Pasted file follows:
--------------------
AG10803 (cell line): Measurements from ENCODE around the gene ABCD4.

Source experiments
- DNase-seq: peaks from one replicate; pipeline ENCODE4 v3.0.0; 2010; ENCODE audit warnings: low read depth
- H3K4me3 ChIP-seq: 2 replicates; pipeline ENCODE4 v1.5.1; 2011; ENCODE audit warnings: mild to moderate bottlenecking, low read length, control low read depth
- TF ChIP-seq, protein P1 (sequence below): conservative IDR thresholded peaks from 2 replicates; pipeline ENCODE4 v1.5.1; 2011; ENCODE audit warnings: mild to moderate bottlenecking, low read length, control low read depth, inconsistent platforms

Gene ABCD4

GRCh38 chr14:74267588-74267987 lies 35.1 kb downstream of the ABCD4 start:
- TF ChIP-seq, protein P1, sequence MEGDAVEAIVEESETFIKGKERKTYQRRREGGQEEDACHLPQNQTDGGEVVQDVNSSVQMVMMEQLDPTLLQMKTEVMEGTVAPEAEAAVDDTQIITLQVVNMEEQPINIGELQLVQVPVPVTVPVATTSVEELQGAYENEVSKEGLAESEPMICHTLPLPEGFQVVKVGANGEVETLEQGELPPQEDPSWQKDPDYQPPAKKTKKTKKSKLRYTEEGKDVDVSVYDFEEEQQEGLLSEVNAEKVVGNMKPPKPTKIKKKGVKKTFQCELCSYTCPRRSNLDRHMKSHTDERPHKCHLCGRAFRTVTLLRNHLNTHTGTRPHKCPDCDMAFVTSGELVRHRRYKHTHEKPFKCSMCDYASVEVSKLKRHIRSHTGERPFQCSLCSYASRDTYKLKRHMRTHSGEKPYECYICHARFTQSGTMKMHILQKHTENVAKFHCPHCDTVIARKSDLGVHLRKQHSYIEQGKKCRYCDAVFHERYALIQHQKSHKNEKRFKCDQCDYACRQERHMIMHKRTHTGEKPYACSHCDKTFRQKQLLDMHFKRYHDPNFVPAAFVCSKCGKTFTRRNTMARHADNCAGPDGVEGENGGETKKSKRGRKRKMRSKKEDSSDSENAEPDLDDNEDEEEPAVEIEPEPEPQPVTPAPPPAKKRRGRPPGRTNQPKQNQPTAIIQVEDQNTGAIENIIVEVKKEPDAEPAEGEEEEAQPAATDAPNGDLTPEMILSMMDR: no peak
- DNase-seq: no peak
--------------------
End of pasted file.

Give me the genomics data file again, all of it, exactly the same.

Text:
AG10803 (cell line): Measurements from ENCODE around the gene ABCD4.

Source experiments
- DNase-seq: peaks from one replicate; pipeline ENCODE4 v3.0.0; 2010; ENCODE audit warnings: low read depth
- H3K4me3 ChIP-seq: 2 replicates; pipeline ENCODE4 v1.5.1; 2011; ENCODE audit warnings: mild to moderate bottlenecking, low read length, control low read depth
- TF ChIP-seq, protein P1 (sequence below): conservative IDR thresholded peaks from 2 replicates; pipeline ENCODE4 v1.5.1; 2011; ENCODE audit warnings: mild to moderate bottlenecking, low read length, control low read depth, inconsistent platforms

Gene ABCD4

GRCh38 chr14:74267588-74267987 lies 35.1 kb downstream of the ABCD4 start:
- TF ChIP-seq, protein P1, sequence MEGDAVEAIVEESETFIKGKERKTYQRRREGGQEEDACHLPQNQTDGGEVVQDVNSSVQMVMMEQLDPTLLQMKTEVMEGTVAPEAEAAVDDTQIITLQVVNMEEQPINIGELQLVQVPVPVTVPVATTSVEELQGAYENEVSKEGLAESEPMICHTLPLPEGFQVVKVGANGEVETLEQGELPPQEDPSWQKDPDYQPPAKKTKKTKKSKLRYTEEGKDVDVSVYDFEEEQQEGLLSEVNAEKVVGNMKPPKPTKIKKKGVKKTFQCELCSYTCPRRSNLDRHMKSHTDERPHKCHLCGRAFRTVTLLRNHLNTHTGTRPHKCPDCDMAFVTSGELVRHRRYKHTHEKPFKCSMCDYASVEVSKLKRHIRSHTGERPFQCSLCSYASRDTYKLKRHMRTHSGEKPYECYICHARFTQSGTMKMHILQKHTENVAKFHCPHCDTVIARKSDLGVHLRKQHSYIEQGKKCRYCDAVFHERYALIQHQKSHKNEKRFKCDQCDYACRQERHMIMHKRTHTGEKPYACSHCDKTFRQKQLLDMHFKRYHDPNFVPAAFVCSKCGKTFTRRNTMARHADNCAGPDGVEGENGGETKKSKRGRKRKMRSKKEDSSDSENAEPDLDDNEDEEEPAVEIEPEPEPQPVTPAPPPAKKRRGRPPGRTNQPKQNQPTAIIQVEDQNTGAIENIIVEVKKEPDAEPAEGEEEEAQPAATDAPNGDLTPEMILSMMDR: no peak
- DNase-seq: no peak